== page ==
You know what, that would be a perfect mother or fathers day gift every year for any data hoarder. Happy Parity Day!

[-] PainInTheAES 3 points 1 month ago

Or a great idea for a birthday parity!

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[-] [email protected] 3 points 1 month ago

I second this! I hope you get many years of service from your drive, but I haven't had much luck with Seagate, personally.

[-] LemmySoloHer 2 points 1 month ago

Any recommendations for reliable storage? I need new drives but I've put off buying any for years with all the bad reviews and counterfeit products making me weary of any deal that seems too reasonable or model with known issues.

[-] [email protected] 5 points 1 month ago* (last edited 1 month ago)

Any recommendations for reliable storage?

Recommendations are difficult, because reliability varies from model to model (even within the same brand) and there is no useful data until a model is more than a few years old. What we can do is follow the data available from an independent source with large sample sizes:

https://www.backblaze.com/blog/category/cloud-storage/hard-drive-stats/

My personal experience over the most recent 15 years:

  • WD mechanical drives generally offer the best balance of longevity, price, and noise among the brands I've tried.
  • Hitachi drives do well on reliability (perhaps better than WD) but can be too loud for a home environment.
  • Seagate drives fail so often that I won't use them any more, unless they're free, second-hand, and given only disposable data.
  • I have no recent experience with Toshiba.
[-] [email protected] 2 points 1 month ago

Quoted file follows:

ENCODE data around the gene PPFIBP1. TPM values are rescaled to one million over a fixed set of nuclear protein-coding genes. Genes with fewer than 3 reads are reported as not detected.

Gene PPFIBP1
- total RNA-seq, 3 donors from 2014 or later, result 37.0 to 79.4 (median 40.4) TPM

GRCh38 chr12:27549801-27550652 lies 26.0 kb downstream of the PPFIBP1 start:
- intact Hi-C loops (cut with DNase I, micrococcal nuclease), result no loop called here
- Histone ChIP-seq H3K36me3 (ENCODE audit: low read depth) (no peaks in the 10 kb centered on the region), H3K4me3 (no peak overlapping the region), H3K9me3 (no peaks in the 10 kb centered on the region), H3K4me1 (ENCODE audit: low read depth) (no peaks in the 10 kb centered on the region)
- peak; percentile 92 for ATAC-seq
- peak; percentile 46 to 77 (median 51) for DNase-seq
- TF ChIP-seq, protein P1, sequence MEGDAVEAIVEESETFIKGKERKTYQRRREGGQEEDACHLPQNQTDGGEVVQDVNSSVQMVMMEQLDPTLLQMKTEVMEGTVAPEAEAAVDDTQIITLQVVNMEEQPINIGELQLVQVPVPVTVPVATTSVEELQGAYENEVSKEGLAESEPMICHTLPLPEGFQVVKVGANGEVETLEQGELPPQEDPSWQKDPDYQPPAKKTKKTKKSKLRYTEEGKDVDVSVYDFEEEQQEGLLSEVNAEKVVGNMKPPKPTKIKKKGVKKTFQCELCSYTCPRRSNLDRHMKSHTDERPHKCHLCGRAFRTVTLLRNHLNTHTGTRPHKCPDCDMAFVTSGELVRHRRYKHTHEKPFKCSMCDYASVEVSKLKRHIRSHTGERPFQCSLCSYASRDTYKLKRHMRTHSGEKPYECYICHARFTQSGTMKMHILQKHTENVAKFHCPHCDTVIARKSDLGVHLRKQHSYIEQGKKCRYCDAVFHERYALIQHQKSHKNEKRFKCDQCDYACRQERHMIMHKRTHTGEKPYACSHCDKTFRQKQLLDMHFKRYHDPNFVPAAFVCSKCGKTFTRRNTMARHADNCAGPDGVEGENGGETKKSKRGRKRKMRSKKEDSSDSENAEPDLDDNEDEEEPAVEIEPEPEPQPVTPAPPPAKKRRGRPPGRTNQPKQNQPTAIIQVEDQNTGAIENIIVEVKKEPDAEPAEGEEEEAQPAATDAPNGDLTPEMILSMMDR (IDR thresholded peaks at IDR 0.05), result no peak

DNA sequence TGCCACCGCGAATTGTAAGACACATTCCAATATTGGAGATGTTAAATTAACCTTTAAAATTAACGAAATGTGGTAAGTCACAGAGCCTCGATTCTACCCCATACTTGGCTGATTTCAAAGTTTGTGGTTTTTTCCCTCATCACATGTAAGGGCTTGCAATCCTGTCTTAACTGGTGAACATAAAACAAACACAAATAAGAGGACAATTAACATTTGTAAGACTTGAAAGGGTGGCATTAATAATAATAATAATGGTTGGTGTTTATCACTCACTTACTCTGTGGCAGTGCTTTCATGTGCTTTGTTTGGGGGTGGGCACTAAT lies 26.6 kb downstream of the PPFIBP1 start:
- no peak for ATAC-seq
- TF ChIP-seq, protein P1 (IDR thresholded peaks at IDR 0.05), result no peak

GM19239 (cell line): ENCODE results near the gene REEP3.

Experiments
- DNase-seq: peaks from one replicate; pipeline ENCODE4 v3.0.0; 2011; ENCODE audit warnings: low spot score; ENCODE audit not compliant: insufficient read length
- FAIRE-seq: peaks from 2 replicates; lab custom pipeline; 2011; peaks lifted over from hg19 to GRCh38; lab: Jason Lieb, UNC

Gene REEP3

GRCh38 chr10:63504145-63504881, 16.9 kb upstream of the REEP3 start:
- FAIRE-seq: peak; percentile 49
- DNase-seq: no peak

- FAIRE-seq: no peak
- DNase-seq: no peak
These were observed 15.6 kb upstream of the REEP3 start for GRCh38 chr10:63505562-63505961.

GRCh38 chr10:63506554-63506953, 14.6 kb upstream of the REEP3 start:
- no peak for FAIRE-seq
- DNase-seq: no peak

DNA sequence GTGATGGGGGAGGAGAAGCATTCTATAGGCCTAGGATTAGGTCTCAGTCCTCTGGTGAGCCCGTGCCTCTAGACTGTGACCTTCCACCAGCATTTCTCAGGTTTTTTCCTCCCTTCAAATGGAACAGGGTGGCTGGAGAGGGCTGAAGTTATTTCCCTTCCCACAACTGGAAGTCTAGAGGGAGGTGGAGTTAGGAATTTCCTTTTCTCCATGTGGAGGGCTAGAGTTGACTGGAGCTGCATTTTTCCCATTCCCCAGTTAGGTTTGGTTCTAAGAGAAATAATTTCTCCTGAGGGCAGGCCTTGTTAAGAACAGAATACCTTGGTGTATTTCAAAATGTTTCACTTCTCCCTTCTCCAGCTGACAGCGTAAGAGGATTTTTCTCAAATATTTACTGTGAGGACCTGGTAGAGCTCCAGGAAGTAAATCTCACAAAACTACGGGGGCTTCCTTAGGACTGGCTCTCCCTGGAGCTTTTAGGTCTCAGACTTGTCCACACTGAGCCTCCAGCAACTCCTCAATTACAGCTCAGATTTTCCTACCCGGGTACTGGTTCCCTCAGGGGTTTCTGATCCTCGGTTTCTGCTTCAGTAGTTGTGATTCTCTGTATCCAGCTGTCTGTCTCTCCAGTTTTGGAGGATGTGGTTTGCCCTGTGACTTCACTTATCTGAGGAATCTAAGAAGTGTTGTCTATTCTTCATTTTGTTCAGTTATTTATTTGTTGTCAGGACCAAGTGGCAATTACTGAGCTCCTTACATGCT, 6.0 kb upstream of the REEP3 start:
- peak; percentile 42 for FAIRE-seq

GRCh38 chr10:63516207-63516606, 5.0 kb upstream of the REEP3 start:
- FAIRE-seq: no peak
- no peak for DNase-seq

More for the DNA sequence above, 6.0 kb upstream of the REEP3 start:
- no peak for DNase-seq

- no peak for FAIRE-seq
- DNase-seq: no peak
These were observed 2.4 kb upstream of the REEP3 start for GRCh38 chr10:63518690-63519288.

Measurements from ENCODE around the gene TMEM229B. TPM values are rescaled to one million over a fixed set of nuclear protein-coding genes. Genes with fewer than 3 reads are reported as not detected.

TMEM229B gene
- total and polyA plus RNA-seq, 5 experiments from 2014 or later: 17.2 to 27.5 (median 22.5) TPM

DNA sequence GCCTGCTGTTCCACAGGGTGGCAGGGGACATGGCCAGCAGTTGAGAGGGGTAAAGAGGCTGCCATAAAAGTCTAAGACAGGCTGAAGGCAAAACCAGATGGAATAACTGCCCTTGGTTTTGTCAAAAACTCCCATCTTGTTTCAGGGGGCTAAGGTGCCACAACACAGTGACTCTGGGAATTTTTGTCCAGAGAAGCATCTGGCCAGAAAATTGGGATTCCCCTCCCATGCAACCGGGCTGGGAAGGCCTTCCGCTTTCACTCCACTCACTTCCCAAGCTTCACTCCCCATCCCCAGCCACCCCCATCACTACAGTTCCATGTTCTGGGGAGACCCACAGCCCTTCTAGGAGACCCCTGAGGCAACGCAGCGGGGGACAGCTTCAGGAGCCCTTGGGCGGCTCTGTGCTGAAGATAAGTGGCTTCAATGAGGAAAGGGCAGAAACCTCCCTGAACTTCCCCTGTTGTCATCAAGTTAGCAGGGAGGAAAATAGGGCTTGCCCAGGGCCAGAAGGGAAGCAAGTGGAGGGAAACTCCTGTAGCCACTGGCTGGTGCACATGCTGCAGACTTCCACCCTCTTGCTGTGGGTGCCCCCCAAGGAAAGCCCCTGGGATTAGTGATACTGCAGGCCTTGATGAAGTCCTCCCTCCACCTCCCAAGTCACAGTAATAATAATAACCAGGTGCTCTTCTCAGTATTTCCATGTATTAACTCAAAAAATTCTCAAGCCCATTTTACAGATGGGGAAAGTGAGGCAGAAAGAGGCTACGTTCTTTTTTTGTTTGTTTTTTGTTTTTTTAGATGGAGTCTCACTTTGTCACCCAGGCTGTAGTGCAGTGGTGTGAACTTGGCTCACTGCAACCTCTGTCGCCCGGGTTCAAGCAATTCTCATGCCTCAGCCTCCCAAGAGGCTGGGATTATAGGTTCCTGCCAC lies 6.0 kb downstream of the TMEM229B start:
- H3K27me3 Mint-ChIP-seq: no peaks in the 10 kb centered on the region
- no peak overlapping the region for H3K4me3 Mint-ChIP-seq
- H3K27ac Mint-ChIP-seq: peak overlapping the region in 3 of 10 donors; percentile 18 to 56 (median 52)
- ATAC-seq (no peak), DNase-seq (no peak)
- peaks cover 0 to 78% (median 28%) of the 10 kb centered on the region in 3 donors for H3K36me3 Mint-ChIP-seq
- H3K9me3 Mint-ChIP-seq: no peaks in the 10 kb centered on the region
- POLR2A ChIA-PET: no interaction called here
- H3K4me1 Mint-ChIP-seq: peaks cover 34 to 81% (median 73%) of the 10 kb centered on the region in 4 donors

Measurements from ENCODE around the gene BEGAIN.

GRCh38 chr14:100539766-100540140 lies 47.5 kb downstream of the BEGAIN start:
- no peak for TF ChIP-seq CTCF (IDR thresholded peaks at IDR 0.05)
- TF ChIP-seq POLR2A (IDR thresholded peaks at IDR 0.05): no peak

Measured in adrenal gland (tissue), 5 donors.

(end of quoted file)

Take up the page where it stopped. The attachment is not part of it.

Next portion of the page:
I just did some reading, and while Seagate drives had problems around 2012 -2016, they seem to work about as well as any other drive now. I'd go for the best deal, personally.

[-] [email protected] 1 points 1 month ago* (last edited 1 month ago)

Seagate have always worked perfectly for me (knock on wood). And to avoid counterfeits i only buy hard drives from a physical store of a large retailer chain. You'll pay a little bit more, but really only a very little more, and you'll know that what you're buying is an authentic drive that came directly from the manufacturer

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[-] [email protected] 1 points 1 month ago

Yes I agree! have an TB external drive and a cloud backup on Dropbox (not my favorite but it does the job for now). I definitely need to get some better automated backup processes in place but it's a work in progress.

This bad boy is going to help a lot.

[-] Jayb151 1 points 1 month ago

So what's the best way to back up a single drive?

[-] [email protected] 4 points 1 month ago

"best" depends on the particulars of your situation. Cloud backup is one of the easiest but over time can be expensive. In the long run buying a second same-sized drive is cheaper than online backup, but it requires more money up front, and having the original and backup in the same physical location doesn't protect against local disasters like a waterpipe bursting flood. There are specialized tape drives for backups, which are cheap per mb and so you can make lots of separate backups which makes your data safer, but they're very slow to read and write. And there's other option too, like optical disks, raid arrays, etc.